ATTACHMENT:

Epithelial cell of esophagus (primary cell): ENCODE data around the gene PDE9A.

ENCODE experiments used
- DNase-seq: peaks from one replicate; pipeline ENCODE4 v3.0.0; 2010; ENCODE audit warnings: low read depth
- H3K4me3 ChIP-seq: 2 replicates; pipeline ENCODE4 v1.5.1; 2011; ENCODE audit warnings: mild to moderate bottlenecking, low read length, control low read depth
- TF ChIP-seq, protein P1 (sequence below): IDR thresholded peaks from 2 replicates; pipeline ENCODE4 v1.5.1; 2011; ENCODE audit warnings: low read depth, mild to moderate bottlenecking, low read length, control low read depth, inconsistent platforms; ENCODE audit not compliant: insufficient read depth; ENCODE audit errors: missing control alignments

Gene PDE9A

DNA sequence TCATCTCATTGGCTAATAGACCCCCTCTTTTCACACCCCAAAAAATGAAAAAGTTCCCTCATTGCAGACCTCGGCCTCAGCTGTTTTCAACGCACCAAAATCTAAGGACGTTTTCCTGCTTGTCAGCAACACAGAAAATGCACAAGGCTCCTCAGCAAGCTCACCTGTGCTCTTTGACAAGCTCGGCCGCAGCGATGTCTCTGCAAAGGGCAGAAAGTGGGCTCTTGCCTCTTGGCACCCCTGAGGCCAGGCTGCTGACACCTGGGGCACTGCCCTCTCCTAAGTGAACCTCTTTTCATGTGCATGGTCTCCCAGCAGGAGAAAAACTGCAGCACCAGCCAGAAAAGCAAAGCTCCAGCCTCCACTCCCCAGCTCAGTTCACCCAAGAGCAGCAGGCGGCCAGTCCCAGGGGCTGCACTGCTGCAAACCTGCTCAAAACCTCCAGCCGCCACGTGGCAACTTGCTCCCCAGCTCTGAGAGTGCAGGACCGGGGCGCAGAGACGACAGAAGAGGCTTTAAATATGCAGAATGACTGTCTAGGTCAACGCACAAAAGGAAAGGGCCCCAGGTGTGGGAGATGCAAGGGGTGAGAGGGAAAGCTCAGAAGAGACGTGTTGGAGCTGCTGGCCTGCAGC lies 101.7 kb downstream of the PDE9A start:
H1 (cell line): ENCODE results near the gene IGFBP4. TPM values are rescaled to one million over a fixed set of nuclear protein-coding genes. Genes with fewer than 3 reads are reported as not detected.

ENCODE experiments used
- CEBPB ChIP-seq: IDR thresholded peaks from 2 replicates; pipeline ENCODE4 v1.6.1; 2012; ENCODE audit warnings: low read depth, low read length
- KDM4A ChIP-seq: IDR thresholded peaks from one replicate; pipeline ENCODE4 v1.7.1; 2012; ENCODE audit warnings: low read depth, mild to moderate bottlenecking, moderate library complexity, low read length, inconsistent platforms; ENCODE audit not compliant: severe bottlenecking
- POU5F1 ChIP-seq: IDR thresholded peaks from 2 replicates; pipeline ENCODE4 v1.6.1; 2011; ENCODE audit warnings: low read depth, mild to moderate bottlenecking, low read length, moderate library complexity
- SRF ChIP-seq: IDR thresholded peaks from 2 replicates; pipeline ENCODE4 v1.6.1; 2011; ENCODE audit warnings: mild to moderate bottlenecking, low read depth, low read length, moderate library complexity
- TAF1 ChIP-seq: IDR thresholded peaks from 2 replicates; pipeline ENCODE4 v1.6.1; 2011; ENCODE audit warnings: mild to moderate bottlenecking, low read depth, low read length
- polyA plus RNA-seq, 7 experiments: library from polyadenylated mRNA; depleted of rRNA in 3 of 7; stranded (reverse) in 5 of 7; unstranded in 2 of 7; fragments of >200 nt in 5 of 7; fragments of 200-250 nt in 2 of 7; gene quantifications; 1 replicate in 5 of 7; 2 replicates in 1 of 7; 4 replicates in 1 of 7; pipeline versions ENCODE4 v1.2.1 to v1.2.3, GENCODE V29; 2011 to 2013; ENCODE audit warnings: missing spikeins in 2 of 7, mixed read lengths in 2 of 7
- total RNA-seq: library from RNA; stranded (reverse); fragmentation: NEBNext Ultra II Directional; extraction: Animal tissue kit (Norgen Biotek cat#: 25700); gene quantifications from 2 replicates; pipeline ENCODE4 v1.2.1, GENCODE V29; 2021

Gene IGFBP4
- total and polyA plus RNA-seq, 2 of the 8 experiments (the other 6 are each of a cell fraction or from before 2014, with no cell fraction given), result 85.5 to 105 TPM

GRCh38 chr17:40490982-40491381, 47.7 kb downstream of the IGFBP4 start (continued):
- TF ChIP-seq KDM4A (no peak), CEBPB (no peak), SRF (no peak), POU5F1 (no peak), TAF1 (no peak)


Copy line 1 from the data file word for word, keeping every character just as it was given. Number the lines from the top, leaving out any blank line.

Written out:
Epithelial cell of esophagus (primary cell): ENCODE data around the gene PDE9A.